Key differences between the current housing market and the 2008 crash

Elevated mortgage rates, high inflation and rising house prices in recent years have sparked debates about whether the housing market could be headed for a crash.

Some pundits have claimed that a crash is imminent, while others believe the market is undergoing a correction, a less severe type of downturn.

But there are some fundamental differences between the current market and the market before the 2008 housing crisis, although both periods saw accelerating home price growth.

One of the main differences lies in the underwriting standards. Ryan O’Loughlin, a senior director of Fitch Ratings’ Residential Mortgage-Backed Securities (RMBS) group, said news week that there is now better verification of income and wealth.

Housing market then and now
An aerial view of homes on November 6, 2008 in Henderson, Nevada. In the inset, a For Sale sign is posted in front of a renovated home in Washington on April 24, 2020. There are some fundamental differences between the current housing market and the market before the 2008 housing crisis.
Ethan Miller/Getty; Eric Baradat/AFP/Getty

“During the crisis, there was minimal verification of a borrower’s income, leading to fixed-income lending becoming widespread,” O’Loughlin said.

This means that some borrowers, and in some cases the actual lenders, will claim they had a certain income in order to qualify for a loan, when in reality their income was much lower. When it came time to make payments, borrowers whose income didn’t support the payments ran into trouble.

“In today’s environment, verification of actual income and wealth is much more rigorous and has to meet certain thresholds,” O’Loughlin said.

So-called “teaser courses” were also widespread during the 2008 crisis.

“During the GFC [Great Financial Crisis], borrowers typically had a much lower payment for the first number of payment periods and then had to reset the payment to a higher value. This could have been achieved with pure interest rate functions or artificially low initial interest rates,” O’Loughlin said.

Once the payments rolled back to the higher level, borrowers “got into trouble” again as they couldn’t make the payments, he added.

Another key difference is that there is now a “record amount” of equity in the US housing market due to significant house price gains.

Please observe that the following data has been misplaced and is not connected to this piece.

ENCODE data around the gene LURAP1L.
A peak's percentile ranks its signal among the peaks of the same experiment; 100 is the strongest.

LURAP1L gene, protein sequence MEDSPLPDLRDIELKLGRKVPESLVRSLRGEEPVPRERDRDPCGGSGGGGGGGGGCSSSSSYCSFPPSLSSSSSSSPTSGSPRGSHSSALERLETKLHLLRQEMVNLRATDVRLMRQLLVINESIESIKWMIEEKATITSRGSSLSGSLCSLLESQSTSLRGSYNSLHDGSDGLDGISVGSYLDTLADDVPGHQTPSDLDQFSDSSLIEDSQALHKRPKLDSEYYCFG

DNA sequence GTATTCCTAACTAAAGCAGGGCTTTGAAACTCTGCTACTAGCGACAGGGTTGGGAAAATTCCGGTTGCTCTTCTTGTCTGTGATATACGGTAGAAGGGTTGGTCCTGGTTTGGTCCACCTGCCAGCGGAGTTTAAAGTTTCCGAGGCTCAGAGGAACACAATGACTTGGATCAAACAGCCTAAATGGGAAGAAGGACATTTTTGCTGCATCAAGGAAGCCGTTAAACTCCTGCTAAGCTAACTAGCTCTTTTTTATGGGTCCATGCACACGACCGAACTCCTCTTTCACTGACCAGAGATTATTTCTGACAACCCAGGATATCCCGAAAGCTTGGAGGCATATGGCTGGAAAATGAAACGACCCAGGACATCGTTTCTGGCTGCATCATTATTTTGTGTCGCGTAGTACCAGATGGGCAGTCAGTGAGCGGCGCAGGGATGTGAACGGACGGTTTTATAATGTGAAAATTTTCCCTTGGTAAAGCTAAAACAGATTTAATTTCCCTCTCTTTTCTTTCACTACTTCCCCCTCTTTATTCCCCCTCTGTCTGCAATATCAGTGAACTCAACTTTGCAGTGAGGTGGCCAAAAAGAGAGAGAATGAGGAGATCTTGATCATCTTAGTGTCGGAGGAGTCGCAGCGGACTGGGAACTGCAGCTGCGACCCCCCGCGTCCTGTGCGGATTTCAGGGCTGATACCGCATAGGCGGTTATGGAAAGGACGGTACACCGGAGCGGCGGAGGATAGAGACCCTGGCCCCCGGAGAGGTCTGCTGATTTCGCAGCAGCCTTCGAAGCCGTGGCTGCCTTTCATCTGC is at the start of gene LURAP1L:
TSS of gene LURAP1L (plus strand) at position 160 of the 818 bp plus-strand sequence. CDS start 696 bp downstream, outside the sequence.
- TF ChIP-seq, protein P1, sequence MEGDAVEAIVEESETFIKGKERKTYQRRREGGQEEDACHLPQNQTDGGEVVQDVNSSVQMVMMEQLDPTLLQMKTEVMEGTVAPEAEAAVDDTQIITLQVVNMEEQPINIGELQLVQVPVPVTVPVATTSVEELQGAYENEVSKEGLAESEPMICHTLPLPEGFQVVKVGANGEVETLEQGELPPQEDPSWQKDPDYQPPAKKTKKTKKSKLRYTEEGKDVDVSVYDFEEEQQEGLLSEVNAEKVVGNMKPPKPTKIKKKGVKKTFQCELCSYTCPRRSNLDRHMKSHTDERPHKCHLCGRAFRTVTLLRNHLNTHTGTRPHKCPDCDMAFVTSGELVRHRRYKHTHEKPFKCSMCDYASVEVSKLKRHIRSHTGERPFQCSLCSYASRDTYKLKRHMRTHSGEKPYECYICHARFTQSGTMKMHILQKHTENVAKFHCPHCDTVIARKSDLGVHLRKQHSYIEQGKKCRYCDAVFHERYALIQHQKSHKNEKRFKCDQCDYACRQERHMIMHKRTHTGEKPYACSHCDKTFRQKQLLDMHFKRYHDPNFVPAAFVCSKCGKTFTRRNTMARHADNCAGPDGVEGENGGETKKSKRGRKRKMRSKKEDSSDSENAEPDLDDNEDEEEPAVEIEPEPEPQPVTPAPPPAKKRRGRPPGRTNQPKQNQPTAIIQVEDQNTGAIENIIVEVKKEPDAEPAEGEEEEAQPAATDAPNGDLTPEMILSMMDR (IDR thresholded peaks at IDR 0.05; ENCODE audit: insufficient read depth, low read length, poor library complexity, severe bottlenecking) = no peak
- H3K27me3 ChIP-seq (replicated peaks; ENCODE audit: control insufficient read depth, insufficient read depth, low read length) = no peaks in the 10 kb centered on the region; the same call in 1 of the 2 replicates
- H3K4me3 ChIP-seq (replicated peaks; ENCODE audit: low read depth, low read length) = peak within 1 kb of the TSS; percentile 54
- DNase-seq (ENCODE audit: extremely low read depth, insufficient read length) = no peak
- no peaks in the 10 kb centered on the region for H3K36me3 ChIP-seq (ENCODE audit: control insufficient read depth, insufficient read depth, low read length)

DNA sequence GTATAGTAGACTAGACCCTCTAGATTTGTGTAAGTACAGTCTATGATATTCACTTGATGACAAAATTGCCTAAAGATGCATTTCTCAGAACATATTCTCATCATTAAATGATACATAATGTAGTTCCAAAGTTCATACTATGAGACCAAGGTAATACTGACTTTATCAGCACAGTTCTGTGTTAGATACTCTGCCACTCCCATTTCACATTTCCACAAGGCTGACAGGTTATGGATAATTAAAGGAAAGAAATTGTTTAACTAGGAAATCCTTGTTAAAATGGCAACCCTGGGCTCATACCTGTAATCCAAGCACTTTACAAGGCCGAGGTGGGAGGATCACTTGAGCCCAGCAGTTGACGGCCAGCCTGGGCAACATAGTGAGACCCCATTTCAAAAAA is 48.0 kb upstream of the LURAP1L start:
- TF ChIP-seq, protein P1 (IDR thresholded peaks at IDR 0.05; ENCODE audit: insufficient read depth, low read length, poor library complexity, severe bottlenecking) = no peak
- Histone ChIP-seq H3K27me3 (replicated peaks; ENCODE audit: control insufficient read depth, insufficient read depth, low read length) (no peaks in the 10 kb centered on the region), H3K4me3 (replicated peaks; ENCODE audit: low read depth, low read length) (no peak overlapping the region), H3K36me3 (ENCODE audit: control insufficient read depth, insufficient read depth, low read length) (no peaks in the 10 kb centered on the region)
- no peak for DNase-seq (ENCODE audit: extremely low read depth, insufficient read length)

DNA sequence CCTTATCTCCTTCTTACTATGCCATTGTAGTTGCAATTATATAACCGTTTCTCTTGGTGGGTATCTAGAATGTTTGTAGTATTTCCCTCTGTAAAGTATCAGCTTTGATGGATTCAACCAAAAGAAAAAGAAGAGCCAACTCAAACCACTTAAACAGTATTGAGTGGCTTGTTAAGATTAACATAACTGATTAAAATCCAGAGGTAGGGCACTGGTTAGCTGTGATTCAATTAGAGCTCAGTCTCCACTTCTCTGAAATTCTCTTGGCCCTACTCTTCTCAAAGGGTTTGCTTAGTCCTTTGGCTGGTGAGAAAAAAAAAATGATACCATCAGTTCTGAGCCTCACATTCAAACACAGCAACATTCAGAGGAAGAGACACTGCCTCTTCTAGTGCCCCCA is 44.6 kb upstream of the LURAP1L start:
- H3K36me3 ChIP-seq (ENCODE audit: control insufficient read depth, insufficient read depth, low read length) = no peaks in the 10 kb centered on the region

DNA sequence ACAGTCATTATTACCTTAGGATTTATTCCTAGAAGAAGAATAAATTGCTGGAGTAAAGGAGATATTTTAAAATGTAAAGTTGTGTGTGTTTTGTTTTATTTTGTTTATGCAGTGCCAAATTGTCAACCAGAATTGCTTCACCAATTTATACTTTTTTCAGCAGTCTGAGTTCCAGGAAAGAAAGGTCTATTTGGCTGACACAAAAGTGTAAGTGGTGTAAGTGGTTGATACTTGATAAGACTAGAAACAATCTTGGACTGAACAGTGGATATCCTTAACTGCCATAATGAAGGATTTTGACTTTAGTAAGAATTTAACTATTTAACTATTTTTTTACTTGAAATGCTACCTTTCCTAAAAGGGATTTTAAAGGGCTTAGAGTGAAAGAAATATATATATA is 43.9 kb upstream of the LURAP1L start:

“Borrower equity levels were significantly lower during the global financial crisis than they are today, and when borrowers defaulted, there were forced sales and massive losses,” O’Loughlin said. “Today, if a borrower gets into trouble, there are many more ways to avoid losses because of the homes’ equity. Even if house prices go down, the number of borrowers who end up in debt is more than what the house is worth will be a fraction of what it was.”

Fewer borrowers today also have adjustable-rate mortgages (ARMs), which present a riskier alternative to fixed-rate mortgages because homeowners may have to make much larger monthly payments than they did when interest rates rise.

“This should provide an additional layer of protection compared to 2008 as borrowers today are better protected against the rise in interest rates this year,” O’Loughlin said.

Cristian deRitis, deputy chief economist at Moody’s Analytics, said news week that the demographics are a big difference between now and 2008. Back then, there was a relatively small population of 30-year-olds, the “prime age for home buying,” coupled with a lot of housing construction.

Today there is a large segment of the population that is entering the prime of home buying years during a housing shortage. The National Association of Realtors commissioned a report last year that found that since 2001 the US has had a “subsoil gap” of 5.5 million to 6.8 million housing units.

“We have too much demand relative to supply, so it’s a very different dynamic,” deRitis said.

He also noted the “very different lending standards” compared to 2008. The rules in the mortgage market have changed, requiring people to be highly qualified and having their loan drawn multiple times throughout the process. Qualifying for a loan now is “not easy,” deRitis said.

“If house prices fall like we already did, borrowers won’t have to sell or be forced to sell as much as they did during the 2008 crash,” he added. Key differences between the current housing market and the 2008 crash

Rick Schindler

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